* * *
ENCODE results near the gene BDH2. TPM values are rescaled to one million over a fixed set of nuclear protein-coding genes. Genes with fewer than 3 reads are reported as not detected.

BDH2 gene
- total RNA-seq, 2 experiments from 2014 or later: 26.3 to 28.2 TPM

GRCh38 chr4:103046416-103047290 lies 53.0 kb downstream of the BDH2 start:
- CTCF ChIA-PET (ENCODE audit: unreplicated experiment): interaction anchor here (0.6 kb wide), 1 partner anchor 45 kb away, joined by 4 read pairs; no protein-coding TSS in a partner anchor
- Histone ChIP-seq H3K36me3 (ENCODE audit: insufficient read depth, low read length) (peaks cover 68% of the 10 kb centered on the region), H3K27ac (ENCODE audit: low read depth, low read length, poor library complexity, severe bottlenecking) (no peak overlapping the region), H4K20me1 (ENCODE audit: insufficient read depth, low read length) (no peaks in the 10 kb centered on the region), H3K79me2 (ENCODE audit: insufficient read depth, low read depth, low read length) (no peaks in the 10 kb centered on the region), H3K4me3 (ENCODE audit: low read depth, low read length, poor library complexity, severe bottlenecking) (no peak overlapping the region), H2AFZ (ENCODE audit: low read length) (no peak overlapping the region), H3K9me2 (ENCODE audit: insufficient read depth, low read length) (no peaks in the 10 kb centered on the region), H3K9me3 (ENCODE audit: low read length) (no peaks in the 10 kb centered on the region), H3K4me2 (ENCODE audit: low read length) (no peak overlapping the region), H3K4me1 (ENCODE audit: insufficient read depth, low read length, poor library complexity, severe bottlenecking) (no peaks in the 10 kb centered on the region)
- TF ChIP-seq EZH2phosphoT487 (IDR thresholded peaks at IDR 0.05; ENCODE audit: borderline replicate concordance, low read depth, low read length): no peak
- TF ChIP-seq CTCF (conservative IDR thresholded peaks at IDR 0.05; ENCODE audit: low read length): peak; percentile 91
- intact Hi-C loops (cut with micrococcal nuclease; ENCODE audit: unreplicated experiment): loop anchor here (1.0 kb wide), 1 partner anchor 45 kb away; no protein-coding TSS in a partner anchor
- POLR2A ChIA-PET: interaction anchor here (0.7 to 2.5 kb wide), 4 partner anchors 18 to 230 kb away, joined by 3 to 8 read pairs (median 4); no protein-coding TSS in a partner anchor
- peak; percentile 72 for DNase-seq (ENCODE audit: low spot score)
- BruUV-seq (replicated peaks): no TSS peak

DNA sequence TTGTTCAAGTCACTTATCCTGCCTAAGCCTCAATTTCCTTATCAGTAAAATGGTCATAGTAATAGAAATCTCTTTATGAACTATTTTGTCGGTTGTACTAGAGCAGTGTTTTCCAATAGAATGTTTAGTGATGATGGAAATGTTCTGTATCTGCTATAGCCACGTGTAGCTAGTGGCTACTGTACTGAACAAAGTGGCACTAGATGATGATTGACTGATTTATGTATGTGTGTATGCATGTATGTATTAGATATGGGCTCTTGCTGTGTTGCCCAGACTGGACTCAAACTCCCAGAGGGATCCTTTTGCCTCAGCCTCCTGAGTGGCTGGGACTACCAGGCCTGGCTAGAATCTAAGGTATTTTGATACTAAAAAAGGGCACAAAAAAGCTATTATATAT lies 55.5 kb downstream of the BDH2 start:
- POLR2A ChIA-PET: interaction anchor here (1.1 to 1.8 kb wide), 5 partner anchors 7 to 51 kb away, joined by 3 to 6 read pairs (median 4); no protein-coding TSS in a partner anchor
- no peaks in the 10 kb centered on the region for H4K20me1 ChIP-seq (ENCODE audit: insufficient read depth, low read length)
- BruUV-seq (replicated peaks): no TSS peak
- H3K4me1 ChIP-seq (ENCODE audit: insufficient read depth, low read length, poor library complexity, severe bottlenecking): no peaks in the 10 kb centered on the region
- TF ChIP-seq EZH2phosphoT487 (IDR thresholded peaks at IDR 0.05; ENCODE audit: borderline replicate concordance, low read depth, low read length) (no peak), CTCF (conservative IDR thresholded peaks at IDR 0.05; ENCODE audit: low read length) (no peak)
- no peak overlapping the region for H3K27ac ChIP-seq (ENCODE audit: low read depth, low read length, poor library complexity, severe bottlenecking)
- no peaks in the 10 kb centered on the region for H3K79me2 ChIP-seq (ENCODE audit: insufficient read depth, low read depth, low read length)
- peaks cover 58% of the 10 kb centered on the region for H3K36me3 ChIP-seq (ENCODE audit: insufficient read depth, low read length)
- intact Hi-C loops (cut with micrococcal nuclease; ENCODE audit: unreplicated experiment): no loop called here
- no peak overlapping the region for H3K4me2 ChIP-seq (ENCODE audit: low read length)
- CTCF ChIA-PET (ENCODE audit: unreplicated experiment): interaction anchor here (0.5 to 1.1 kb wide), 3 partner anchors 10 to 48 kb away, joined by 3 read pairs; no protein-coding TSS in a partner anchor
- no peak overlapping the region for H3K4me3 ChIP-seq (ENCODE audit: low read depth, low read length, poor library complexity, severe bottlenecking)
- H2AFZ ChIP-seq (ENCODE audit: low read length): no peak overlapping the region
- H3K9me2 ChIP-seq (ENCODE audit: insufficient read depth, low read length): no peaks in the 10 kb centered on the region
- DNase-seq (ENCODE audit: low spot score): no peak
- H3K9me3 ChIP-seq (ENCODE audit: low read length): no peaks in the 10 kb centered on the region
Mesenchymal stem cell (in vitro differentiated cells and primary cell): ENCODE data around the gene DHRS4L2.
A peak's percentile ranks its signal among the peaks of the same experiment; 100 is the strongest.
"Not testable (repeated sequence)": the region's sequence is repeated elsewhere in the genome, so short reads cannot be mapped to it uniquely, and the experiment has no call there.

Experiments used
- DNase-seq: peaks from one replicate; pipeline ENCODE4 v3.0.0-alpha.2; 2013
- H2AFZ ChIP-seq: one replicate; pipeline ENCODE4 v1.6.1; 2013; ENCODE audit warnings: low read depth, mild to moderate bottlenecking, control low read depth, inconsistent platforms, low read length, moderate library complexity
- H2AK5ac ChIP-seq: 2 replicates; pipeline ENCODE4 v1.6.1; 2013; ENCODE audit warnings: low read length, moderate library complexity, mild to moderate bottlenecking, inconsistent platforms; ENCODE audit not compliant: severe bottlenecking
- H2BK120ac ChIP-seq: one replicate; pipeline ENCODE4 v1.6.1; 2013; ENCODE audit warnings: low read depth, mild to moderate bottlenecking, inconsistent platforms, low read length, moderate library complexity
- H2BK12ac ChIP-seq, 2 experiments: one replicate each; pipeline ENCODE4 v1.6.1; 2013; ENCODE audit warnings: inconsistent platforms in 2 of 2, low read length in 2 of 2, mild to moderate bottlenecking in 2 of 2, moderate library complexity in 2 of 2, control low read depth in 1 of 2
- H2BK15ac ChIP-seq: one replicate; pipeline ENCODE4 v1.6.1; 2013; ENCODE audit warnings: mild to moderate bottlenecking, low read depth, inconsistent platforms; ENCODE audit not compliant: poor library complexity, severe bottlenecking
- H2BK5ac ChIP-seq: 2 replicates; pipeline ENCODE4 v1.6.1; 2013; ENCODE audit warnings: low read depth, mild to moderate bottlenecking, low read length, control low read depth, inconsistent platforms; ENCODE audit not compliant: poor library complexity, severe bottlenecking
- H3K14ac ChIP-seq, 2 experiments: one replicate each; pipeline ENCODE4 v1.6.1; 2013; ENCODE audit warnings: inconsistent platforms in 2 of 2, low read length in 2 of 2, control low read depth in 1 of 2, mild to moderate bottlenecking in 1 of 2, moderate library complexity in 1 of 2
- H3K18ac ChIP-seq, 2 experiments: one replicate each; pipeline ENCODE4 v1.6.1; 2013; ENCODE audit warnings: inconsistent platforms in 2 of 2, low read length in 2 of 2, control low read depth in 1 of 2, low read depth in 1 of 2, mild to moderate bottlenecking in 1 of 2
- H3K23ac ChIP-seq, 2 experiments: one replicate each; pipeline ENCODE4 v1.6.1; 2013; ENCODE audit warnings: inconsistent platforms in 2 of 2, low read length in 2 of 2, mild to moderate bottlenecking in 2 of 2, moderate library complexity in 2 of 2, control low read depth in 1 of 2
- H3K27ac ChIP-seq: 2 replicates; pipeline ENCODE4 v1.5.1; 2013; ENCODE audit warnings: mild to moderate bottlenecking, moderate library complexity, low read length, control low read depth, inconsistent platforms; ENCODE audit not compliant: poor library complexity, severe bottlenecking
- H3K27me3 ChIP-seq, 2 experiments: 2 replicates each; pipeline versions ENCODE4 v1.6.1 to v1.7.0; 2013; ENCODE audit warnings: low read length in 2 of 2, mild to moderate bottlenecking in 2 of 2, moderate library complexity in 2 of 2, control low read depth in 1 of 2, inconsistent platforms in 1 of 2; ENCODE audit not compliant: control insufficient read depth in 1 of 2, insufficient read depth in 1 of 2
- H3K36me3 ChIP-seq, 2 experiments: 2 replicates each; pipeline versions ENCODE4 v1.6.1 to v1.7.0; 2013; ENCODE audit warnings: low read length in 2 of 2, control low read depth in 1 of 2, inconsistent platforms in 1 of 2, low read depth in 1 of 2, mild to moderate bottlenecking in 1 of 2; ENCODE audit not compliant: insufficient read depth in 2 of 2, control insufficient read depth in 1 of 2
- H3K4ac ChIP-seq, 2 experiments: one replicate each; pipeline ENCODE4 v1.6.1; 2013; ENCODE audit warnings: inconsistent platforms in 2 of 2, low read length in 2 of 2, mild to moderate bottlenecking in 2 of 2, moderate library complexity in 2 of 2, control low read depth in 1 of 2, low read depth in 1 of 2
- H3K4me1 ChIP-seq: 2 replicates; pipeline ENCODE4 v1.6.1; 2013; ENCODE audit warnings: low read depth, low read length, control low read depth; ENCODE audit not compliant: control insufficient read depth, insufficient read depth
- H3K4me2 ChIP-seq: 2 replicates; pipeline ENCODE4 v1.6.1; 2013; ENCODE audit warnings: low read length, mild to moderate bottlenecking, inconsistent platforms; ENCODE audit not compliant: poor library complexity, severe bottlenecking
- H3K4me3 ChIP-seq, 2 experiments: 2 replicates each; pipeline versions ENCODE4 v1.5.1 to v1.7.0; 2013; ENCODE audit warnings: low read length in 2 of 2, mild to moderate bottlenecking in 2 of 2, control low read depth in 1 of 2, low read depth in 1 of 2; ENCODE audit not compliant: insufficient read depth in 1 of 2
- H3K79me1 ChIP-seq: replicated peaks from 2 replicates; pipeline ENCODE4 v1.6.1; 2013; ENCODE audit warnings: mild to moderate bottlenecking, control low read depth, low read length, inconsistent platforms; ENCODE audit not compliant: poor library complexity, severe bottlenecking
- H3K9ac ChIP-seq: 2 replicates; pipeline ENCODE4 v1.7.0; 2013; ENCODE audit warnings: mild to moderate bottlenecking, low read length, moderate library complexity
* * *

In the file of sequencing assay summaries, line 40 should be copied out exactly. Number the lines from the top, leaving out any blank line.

- H2BK5ac ChIP-seq: 2 replicates; pipeline ENCODE4 v1.6.1; 2013; ENCODE audit warnings: low read depth, mild to moderate bottlenecking, low read length, control low read depth, inconsistent platforms; ENCODE audit not compliant: poor library complexity, severe bottlenecking